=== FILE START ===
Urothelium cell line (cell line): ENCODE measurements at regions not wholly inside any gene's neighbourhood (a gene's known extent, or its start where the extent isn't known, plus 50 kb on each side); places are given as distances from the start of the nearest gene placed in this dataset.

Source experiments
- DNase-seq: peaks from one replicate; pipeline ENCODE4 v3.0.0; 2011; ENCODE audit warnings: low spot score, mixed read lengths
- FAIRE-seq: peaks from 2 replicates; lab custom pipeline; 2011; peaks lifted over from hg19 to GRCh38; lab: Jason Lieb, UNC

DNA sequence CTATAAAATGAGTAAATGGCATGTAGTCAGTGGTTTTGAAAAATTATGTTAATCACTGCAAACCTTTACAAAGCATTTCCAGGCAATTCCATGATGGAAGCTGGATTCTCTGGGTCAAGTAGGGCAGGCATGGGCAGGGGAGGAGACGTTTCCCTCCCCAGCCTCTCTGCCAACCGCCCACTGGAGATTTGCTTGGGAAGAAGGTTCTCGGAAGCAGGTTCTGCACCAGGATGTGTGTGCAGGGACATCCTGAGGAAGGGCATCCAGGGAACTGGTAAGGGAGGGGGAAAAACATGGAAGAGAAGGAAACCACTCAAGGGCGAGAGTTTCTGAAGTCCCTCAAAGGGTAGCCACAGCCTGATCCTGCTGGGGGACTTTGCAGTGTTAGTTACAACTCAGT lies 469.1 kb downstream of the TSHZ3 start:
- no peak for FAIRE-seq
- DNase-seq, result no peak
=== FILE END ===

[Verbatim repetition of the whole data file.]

Urothelium cell line (cell line): ENCODE measurements at regions not wholly inside any gene's neighbourhood (a gene's known extent, or its start where the extent isn't known, plus 50 kb on each side); places are given as distances from the start of the nearest gene placed in this dataset.

Source experiments
- DNase-seq: peaks from one replicate; pipeline ENCODE4 v3.0.0; 2011; ENCODE audit warnings: low spot score, mixed read lengths
- FAIRE-seq: peaks from 2 replicates; lab custom pipeline; 2011; peaks lifted over from hg19 to GRCh38; lab: Jason Lieb, UNC

DNA sequence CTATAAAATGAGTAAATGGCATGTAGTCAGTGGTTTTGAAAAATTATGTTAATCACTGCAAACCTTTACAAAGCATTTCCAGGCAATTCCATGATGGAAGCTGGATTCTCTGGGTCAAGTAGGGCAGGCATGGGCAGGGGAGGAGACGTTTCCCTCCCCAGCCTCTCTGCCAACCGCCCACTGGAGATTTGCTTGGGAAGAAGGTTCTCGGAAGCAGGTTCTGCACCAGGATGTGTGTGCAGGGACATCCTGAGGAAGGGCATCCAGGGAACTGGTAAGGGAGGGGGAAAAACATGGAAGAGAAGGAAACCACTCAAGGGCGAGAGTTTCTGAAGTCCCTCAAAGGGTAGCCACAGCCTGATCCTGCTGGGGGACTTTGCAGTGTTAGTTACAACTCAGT lies 469.1 kb downstream of the TSHZ3 start:
- no peak for FAIRE-seq
- DNase-seq, result no peak